Graphene and DNA can combine to create a stable and accurate biosensor, reports a study published in the nanotechnology journal Small. The tiny biosensor might eventually help doctors and researchers better understand and diagnose disease.
Scientists at the Department of Energy's Pacific Northwest National Laboratory and Princeton University showed that single-stranded DNA strongly interacts with graphene, a nanomaterial made of sheets of carbon atoms just a single atom thick. They also found that graphene protects DNA from being broken down by enzymes similar to those found in body fluids - a characteristic that should make graphene-DNA biosensors highly durable.
"Graphene is of great interest because it has several unique characteristics, including being easy and relatively inexpensive to make," said PNNL chemist Yuehe Lin, the paper's corresponding author. "But very few had systematically explored how graphene interacted with DNA using multiple spectroscopic techniques until we took a look. We found they make quite the pair."
Scientists have been exploring the potential of nanotechnology - or tiny materials that are just one billionth of a meter in size - for several decades. A growing number of scientists are focusing on graphene because it is superconductive, is exceptionally strong and has a large surface area. It's also easier to make and use than other nanomaterials, such as carbon nanotubes. Nanotechnology could help create new drugs, deliver medicine and develop disease-detecting biosensors.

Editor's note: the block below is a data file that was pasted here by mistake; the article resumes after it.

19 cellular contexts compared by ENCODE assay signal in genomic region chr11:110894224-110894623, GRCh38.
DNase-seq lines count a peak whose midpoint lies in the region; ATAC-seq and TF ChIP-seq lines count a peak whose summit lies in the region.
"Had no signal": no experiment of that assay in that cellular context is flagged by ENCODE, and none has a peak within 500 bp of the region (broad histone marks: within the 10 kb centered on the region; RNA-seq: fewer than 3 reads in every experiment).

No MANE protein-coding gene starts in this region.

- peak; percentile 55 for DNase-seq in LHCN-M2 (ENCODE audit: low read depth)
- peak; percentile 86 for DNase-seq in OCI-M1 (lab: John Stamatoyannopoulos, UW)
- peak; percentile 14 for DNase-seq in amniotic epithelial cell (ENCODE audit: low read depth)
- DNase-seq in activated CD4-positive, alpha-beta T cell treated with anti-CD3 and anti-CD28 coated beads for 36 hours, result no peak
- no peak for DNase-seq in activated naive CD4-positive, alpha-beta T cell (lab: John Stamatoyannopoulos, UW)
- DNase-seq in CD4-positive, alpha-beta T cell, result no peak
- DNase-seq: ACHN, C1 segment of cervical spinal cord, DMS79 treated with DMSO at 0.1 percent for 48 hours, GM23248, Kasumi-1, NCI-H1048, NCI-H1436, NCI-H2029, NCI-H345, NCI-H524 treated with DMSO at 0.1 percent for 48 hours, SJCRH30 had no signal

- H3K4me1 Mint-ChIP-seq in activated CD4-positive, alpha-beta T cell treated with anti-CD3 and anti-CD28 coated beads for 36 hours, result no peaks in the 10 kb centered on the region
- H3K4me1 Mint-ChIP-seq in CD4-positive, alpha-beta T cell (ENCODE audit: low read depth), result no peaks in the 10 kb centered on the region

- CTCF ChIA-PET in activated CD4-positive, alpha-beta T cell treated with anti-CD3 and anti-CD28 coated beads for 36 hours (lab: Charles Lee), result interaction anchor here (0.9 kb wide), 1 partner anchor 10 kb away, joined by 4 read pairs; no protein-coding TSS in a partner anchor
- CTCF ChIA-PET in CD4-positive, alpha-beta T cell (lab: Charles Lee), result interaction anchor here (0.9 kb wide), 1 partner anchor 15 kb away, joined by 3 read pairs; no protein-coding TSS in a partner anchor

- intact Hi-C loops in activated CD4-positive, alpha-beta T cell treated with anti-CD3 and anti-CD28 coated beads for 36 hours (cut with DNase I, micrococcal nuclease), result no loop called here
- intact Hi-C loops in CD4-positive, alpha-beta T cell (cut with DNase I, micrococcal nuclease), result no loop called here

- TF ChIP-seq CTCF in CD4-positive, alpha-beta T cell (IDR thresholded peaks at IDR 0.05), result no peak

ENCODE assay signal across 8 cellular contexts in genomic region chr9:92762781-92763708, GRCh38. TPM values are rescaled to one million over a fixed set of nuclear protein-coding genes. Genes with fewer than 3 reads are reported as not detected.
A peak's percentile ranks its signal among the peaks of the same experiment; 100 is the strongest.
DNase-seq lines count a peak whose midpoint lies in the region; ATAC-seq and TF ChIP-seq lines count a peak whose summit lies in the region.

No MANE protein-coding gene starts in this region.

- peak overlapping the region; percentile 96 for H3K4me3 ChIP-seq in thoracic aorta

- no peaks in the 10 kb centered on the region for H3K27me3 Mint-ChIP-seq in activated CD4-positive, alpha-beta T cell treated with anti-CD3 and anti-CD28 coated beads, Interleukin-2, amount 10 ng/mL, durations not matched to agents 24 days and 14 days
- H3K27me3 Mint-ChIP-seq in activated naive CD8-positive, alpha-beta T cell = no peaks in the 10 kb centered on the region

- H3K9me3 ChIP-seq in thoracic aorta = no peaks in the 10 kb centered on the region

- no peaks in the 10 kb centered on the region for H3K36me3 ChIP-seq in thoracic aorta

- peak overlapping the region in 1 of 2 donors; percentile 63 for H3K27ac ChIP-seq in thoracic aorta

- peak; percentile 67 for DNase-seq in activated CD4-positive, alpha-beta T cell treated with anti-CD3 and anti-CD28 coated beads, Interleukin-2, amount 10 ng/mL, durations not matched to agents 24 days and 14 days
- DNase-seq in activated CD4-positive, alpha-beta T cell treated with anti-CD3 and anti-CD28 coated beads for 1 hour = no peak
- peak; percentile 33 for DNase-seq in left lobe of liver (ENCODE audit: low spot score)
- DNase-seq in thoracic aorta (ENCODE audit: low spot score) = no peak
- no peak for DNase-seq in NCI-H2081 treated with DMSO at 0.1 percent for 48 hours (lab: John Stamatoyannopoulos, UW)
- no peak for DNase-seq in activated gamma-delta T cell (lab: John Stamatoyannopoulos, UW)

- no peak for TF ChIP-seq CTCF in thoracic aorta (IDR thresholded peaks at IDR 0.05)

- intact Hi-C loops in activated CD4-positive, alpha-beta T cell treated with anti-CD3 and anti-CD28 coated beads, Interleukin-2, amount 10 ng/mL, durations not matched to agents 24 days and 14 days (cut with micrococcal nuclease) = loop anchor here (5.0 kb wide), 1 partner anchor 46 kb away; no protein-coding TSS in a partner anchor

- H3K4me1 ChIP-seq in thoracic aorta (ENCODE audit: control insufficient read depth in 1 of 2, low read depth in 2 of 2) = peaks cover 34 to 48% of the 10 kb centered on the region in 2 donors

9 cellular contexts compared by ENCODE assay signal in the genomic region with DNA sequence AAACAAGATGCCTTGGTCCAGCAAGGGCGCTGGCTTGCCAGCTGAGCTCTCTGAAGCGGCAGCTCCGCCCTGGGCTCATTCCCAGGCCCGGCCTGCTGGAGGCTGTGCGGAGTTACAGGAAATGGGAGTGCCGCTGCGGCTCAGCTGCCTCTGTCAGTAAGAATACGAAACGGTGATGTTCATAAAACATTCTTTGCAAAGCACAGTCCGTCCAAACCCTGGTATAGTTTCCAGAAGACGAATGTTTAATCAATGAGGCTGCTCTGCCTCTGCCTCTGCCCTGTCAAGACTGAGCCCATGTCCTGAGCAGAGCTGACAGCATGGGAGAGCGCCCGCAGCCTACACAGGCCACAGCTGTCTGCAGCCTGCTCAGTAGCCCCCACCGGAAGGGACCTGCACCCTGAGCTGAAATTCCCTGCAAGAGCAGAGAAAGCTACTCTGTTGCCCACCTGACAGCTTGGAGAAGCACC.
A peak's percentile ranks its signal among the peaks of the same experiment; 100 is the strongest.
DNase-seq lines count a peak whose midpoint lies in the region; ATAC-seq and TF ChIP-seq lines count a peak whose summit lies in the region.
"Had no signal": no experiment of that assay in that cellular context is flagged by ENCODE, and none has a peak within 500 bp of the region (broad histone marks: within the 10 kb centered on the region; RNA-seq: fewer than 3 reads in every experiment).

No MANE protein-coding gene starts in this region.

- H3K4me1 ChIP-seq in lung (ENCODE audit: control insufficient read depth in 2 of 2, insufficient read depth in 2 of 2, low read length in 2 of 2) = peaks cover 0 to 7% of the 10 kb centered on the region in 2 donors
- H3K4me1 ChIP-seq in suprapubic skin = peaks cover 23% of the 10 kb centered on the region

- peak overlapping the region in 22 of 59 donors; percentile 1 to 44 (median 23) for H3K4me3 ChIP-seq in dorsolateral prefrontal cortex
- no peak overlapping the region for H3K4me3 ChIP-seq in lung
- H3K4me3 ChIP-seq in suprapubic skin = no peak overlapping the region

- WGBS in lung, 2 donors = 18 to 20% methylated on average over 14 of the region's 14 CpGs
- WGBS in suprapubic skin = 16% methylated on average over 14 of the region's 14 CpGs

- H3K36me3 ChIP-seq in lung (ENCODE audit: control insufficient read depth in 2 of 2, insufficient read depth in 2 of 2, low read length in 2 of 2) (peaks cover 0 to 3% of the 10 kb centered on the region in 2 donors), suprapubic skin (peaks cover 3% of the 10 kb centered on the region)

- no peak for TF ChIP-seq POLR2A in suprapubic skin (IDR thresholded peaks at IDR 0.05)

An illustration of how fluorescent-tagged DNA interacts with functionalized graphene. Both single-stranded DNA (A) and double-stranded DNA (B) are adsorbed onto a graphene surface, but the interaction is stronger with ssDNA, causing the fluorescence on the ssDNA to darken more. C) A complimentary DNA nears the ssDNA and causes the adsorbed ssDNA to detach from the graphene surface. D) DNA adsorbed onto graphene is protected from being broken down
A graphene-DNA biosensor would detect diseases by fishing for molecules involved in disease. Like stringing a worm on a hook, scientists would place DNA from a gene that's known to contribute to a disease's development onto a piece of graphene. The researchers would then dip the biosensor hook into treated blood, saliva or another bodily fluid. If DNA from the disease-causing gene is in the fluid and takes the bait, the biosensor gives off a signal that scientists can detect.
The double-stranded nature of the DNA in our genes makes this fishing scheme possible. Normal double-stranded DNA looks like a twisted ladder. But single-stranded DNA looks like a comb: it's made up of a sequence of DNA letters, or bases, that stick up from the backbone and that look for another base to pair up with. When complementary sequences on single-stranded DNA meet, the bases form the rungs of the twisted ladder.